This is Part 3 of the story. Click here to read Part 1 and Part 2!
After the kidnapper’s last furious letter, the police stepped up their investigation. They knew Kean had not come home all week and that he was an agent who rented properties to clients. He would have keys to many vacant homes and apartments. Perhaps he was holding Freddie Muth captive in one of them. Detectives fanned out across Philadelphia, visiting vacant properties.
They also visited barbershops to see if anyone had come in, seeking to rid themselves of a Van Dyke beard. John Kean was known to sport this style of facial hair.
The next day another letter arrived. The kidnapper had adopted an alias, A. Adams.
Dear Sir—Have you kept faith with us? Now, this is your last letter; we are going to move quickly if not responded to at once. The North Front street place is not excepted. We want you to put the $200 near the engine, Front and Market streets, at 9. P. M. tonight. The least doubt in this case will make trouble for all. In newspapers near the engine boards, Market and Front streets, right side coming up Market. This is final. Keep quiet. A. Adams.
P. S. You must burn all these letters, this and the one from Wilmington, Del., at once, for your safety or the boy’s. Now don’t postpone action. A. Adams.
P. S. Everything today pointed to a sell-out by you. Now time is short and as a friend in one way meet this case with the money at 9 P.M. I know what will happen if you don’t. A. Adams.
No doubt, if you were the father or mother of Freddie Muth, you would be thinking only of how to get your child back safely. You probably wouldn’t be distracted by wondering what kind of a person, who is not a middle school student, tries to write a threatening letter with multiple post-scripts. The fact he signed each post-script would likely escape your notice as well. Not even worth mentioning.
The Muths were in fact working on a response, but Kean must have thought he would hear from the couple in the afternoon newspapers. When he did not, he wrote to William Gano, a druggist who lived a few doors down from the Muths.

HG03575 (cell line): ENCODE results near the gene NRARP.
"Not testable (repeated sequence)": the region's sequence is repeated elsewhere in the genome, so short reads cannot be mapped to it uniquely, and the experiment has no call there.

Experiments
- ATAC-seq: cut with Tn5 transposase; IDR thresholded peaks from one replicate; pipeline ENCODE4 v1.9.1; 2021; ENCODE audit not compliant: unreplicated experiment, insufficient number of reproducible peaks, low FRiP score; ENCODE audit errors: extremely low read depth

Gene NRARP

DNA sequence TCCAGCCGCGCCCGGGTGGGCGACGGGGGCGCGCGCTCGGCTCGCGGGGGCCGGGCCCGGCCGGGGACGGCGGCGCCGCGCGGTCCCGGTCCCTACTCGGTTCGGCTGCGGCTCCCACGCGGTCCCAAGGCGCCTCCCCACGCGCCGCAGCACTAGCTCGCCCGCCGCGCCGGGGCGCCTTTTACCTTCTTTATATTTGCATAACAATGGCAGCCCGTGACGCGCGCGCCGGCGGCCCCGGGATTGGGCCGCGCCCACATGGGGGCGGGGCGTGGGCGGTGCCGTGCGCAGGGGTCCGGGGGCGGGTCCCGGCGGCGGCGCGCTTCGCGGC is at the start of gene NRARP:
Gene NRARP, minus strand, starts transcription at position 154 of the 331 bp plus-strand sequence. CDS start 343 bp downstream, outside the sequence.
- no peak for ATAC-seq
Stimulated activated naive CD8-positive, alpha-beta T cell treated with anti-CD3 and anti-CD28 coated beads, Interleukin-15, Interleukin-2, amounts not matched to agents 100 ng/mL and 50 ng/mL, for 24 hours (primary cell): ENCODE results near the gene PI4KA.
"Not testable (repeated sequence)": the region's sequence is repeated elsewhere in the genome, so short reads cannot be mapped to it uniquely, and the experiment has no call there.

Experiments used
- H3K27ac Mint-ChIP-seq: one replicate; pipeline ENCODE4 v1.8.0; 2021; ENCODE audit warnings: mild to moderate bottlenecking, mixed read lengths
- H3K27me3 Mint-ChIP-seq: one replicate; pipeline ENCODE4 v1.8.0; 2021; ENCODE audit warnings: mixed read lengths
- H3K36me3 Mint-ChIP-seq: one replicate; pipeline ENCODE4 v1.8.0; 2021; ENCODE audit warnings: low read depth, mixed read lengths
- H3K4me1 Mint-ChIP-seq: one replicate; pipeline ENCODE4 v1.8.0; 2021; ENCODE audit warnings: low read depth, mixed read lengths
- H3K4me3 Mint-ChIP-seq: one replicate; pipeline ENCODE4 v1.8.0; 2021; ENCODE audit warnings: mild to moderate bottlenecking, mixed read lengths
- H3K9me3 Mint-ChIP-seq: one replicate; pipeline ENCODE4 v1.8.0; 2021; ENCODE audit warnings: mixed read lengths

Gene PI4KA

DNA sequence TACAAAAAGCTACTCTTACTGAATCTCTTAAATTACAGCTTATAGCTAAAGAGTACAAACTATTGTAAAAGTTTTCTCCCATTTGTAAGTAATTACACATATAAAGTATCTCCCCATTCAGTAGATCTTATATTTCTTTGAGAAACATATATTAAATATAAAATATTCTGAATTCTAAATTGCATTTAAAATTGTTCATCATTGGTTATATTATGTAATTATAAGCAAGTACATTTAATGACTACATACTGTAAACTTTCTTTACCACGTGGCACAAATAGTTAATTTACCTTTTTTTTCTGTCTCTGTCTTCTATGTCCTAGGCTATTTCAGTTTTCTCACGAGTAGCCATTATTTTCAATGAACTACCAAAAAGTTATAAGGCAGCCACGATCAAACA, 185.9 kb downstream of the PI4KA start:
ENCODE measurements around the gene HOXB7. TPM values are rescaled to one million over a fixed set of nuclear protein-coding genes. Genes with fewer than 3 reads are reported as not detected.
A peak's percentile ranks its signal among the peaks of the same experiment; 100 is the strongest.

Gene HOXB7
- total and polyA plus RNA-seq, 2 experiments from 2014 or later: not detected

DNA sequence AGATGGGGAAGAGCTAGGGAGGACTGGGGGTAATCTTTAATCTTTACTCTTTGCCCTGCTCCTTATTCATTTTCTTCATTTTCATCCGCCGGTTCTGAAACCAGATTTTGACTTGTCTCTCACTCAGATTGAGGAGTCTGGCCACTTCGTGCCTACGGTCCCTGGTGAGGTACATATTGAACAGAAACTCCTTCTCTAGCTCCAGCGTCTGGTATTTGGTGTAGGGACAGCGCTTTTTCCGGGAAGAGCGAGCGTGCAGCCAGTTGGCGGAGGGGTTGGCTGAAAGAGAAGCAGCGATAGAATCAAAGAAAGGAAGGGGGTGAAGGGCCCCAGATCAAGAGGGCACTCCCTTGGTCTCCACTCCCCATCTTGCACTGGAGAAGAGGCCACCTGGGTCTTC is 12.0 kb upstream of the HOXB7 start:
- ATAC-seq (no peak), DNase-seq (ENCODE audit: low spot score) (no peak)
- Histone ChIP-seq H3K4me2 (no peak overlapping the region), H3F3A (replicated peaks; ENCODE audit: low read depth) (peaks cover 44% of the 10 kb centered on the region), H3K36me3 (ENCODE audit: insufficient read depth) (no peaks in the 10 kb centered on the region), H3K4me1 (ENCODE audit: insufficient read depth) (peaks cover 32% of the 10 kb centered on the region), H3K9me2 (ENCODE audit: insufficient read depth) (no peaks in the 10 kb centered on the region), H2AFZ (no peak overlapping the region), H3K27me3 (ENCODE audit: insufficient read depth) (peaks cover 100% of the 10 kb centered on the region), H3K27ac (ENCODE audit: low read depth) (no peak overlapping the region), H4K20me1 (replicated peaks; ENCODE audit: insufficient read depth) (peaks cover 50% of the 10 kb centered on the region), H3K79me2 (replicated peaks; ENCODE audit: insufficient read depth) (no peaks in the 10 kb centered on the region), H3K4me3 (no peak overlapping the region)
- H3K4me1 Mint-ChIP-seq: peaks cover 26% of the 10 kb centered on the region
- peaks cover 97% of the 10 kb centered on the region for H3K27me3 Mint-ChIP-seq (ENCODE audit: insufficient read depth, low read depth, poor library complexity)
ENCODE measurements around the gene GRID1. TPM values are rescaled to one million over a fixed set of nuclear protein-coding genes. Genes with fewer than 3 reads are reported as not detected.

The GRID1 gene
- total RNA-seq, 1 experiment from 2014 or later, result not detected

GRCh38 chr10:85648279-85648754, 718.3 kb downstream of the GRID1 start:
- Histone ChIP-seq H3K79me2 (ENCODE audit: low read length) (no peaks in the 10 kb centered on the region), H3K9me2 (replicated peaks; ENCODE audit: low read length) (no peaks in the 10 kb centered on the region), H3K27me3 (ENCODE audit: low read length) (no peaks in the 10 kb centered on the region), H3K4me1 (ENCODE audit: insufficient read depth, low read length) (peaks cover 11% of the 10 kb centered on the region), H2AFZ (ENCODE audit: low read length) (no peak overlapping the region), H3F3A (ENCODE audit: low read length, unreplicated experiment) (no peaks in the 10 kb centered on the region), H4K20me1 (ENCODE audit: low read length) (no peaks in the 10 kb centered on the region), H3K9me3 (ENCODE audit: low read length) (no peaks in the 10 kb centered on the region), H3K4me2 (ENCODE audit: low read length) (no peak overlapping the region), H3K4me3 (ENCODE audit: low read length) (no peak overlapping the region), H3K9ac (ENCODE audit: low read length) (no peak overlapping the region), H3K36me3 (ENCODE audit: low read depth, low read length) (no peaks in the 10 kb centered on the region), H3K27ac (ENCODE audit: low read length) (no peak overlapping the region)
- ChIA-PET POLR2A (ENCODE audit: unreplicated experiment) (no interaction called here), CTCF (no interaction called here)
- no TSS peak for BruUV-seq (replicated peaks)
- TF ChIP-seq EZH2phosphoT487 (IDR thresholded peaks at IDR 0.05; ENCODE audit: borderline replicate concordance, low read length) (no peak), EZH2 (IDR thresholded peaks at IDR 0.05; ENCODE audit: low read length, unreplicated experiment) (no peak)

Mr. Gano: I wrote to Mr. Muth last Thursday. My message contained actual information of his son. Perhaps it became mislaid, in the hundreds of letters the papers say Mr. Muth received, or maybe it went astray. Freddie is becoming a physical wreck. If his father and mother want to save him it is within their power to get him. He gets very little food, because he doesn’t want to eat, but he is dosed with whisky to keep him thoroughly quiet. Will you see that the enclosed is given to Mr. and Mrs. Muth’s hands personally. The inclosed slip is something Freddie did the first day after he went away. He was anxious to do his home work so he said.
Mr. Gano hurried to his neighbors’ home and brought the letter he had received as well as the enclosed letter for the Muths. It would be the kidnapper’s last letter.
Mr. and Mrs. Muth: I wrote to you Thursday last and I told you how you could get your boy back before he became a physical wreck. His stomach is gone. He won’t or can’t eat. He vomits everything solid. He is feverish and delirious at times. He knows too much to be returned without some guarantee of safety to his keepers.
This is what we want. You must notify the police in an apparently sincere way that Freddie has been [taken by] a relative in New Brunswick or Brooklyn, that a great mistake been made and the one who took him away is personally known to you and that you do not intend to prosecute him or have any harm come to him through his misdeeds. Ask the police to drop all their clues and suspicions (none of them are any good to you) and to notify the different police departments in other cities and all precincts in Philadelphia to relieve perhaps a hundred persons from suspicion.
Do not let the papers imagine there is anything insincere in your announcements. Do not vary away from the spirit of the above directions. It would be better if you would use most of the exact wording when you have stopped the news sensations and have cleared away from the police interference. They have been very hopeful for your sake, but they depend upon Freddie’s keepers making some mistake or suspicious move.
They don’t know anything positive about anyone, and they won’t, either. It is for you to make the first move. We will negotiate for his return. Then you will have to make known in your announcements to the papers what reward you had intended to [offer] if he had not been found. There will be no haggling. If it is satisfactory you will get your boy. If it isn’t, we know what to do. If things are made right you will get him through Mrs. Becker, of New Brunswick.
Mrs. Becker was Charles Muth’s sister. The strangest thing about the letter was the kidnapper refusing to name a specific amount for ransom. The police were grim. The kidnapper’s increasingly agitated missives were not a good sign. They had to find Freddie Muth quickly but now they had to do it while appearing to stop looking for him. John Kean must be kept calm and believing he was in control.
Captain Donaghy hatched a desperate plan. Go to Part 4!